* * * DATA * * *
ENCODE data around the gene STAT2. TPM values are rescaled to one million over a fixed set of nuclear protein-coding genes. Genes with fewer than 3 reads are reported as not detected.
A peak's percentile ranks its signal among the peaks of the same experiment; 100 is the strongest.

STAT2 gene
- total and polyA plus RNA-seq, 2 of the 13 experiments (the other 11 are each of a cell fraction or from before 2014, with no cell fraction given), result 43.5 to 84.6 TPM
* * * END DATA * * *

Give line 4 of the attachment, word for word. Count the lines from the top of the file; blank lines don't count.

- total and polyA plus RNA-seq, 2 of the 13 experiments (the other 11 are each of a cell fraction or from before 2014, with no cell fraction given), result 43.5 to 84.6 TPM